o Nic has made some progress with LIDAR, although the gear is proving to be a bit delicate. We’ll probably order a second unit to work with. Here is an early image taken during today’s meeting. The unit is on the round table, on Nic’s screen is the developing point-cloud of the room and contents. If you look very closely you can see people on couches (/very/ closely…)


o We need to sort a magnetometer before long, hopefully Patrick can loan us one.

o On the logistics front we need to make plane reservations fairly soon. All the lodging and transportation is sorted modulo the ferry to Grimsey, we’ll just wing that early in the morning of the day we travel.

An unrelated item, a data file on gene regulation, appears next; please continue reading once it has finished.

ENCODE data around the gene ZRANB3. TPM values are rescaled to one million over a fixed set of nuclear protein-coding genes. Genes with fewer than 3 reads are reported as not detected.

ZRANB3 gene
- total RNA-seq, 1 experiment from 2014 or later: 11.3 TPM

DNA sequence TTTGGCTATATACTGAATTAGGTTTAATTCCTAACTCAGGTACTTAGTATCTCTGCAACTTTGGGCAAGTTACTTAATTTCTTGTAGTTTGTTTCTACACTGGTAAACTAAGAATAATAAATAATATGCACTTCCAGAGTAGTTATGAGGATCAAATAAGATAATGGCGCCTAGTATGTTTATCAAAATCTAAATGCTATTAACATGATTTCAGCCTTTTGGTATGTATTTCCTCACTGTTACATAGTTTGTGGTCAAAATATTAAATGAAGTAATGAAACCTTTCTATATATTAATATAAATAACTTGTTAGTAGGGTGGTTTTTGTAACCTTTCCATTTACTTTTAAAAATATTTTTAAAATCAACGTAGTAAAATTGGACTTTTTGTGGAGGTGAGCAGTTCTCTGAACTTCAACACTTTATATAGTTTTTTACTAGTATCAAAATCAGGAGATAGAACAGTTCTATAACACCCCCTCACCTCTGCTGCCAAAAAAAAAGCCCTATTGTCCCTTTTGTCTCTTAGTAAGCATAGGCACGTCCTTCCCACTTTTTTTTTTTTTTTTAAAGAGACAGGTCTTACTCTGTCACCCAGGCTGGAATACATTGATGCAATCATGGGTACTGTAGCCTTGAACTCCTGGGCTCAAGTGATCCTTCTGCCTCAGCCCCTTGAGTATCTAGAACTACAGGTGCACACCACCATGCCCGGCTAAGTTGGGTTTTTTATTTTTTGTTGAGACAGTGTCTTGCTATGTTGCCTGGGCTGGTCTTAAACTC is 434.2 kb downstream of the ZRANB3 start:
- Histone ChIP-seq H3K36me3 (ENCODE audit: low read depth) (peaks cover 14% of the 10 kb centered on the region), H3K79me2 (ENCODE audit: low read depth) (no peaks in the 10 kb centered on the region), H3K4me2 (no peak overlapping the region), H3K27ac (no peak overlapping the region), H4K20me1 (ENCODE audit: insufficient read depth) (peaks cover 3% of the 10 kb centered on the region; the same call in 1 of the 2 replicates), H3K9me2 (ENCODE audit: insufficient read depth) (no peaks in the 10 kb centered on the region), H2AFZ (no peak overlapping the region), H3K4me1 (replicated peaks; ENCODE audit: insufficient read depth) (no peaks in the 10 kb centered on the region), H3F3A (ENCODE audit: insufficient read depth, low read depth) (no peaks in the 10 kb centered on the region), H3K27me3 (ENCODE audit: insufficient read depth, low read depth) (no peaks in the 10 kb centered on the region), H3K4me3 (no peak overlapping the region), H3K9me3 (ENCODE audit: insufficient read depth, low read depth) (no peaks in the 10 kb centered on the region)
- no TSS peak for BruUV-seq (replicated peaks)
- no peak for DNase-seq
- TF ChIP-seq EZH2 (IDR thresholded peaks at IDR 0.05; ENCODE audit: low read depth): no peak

o I started working with our Yocto altimeter recently, we’ll use this as part of the kit that provides more accurate x, y, and z geo-coordinates than consumer grade GPS chipsets alone do.

o Kristin and I worked through most of the details of the interface between FieldDay and the Arduino based sensor platforms. Here is a schematic of it, off to the left is the Postgres database where FieldDay pushes readings in CSV form.


o I think it’s time we started the Iceland16 playlist, it looks like Spotify is currently the most popular platform for doing so.


There’s only 28 thousand days…

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Actually it’s only about 80 days until we leave but Alicia Keys’ song is stuck in my head after hearing it this morning when we were working in the lab. I do know the answer to her second question, Iceland.